Another concern is RNA-Seq on HiSeq4000, where gene expression levels can vary substantially between sample types or treatments. The impact on an experiment, however, is in most cases very low. For example, if a cell line would upregulate a certain transcript upon treatment with a compound by the factor of 100, e.g. from 10 FPKM to 1,000 FPKM, the “index hopping” could increase the FPKM of the untreated control from 10 to 11 FPKM (~0.1% of 1000 FPKM). In conclusion, the fold change will not be substantially different.

Nevertheless, for single cell RNA-Seq where commonly up to 384 libraries are pooled on a single lane, it is recommended to use uniquely indexed libraries if very different cell types are analysed. 

Overall, similar to the reports from Sinha et al and Illumina, we observed “index hopping” on HiSeq 4000 but at significantly lower levels. GATC’s proprietary library preparation protocols and high degree of automation show that this effect can be reduced by preparation of high quality libraries and rigid purification / size selection steps. 

In any case, we will continue to monitor “index hopping” on a regular basis to ensure only the highest quality standards are achieved for our customers.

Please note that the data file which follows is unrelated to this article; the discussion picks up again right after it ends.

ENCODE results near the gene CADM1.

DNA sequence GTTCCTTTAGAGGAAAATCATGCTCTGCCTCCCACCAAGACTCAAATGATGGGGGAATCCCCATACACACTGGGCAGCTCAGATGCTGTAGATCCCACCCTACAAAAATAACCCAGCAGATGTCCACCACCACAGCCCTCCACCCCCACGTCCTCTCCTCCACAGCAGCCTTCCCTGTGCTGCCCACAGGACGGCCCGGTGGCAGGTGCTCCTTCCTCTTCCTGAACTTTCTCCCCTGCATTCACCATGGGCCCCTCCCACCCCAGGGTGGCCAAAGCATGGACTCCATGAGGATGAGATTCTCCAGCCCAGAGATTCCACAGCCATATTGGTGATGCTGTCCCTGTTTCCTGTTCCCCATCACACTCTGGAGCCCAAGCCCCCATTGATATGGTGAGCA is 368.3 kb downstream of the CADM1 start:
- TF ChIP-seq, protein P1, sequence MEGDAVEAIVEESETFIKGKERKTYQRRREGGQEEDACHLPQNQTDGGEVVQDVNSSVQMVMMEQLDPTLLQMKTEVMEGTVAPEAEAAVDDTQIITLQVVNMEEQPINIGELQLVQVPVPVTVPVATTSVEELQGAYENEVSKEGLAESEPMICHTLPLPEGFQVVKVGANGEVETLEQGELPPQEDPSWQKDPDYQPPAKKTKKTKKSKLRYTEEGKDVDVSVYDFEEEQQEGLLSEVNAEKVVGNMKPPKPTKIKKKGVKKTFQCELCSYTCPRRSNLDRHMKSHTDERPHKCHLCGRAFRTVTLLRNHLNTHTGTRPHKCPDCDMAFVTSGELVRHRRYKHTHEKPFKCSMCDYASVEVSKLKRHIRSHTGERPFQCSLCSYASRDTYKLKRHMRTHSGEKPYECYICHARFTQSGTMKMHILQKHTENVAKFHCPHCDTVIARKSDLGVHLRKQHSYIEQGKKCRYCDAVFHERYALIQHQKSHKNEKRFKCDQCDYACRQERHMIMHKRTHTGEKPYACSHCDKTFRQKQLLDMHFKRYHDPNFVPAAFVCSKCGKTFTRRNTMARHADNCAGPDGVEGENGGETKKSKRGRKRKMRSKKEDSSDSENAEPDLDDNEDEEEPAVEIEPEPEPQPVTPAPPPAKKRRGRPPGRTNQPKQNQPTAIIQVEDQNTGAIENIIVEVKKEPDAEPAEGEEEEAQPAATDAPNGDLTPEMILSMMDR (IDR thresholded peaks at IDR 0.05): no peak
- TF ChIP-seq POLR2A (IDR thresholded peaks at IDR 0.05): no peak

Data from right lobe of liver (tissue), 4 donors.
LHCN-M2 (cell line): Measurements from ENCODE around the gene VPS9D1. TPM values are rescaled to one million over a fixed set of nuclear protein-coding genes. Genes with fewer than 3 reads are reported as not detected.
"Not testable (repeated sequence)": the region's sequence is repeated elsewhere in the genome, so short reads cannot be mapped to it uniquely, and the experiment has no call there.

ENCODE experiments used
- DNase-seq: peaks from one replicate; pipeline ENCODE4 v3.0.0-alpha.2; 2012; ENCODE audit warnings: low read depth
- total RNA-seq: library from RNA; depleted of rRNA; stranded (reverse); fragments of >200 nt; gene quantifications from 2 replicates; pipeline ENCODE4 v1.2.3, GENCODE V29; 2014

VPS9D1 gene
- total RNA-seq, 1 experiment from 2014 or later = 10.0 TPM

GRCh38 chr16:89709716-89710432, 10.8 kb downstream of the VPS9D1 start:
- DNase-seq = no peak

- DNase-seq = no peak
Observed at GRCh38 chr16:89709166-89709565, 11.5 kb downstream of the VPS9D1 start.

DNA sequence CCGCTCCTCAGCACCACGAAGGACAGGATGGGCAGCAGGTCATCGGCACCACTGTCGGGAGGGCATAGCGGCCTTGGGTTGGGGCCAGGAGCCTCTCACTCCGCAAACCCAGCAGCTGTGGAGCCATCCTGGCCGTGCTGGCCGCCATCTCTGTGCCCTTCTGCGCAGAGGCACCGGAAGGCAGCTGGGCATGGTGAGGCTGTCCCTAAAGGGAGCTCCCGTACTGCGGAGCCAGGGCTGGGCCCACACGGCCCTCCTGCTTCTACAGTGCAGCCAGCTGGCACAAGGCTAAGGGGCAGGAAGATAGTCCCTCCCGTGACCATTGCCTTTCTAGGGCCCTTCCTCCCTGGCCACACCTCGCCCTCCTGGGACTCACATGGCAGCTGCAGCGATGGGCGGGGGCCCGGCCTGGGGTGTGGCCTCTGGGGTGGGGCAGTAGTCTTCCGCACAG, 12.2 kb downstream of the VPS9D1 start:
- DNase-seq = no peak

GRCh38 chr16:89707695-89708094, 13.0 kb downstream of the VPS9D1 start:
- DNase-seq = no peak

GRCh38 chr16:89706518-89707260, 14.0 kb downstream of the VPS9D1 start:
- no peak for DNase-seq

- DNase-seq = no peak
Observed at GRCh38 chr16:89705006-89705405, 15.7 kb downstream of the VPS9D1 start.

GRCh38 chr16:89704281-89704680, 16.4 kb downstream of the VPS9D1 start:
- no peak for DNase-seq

1. Sinha R et al. (2017). Index Switching Causes “Spreading-Of-Signal” Among Multiplexed Samples In Illumina HiSeq 4000 DNA Sequencing. BioRxiv: doi:

2. Illumina (2017). Effects of Index Misassignment on Multiplexing and Downstream Analysis [white paper].

3. (2017). Update on @illmina index-swapping [Blog post].

4. Froenicke L. (2017). Update on Barcode Mis-Assignment Issue [Blog post]. 

Happy DNA Day!

24.04.2017 | Detlef Janssen

Today is none other than DNA Day! The special day is celebrated every year on April 25 to commemorate the first publication of DNA structure in 1953, as well as the completion of the Human Genome Project in 2003.

DNA Day was first marked on April 25, 2003 in the United States. Annual DNA Day celebrations have since been organised by the National Human Genome Research Institute. The purpose of the event is to offer students, teachers and the public an opportunity to learn about the latest advances in genomic research.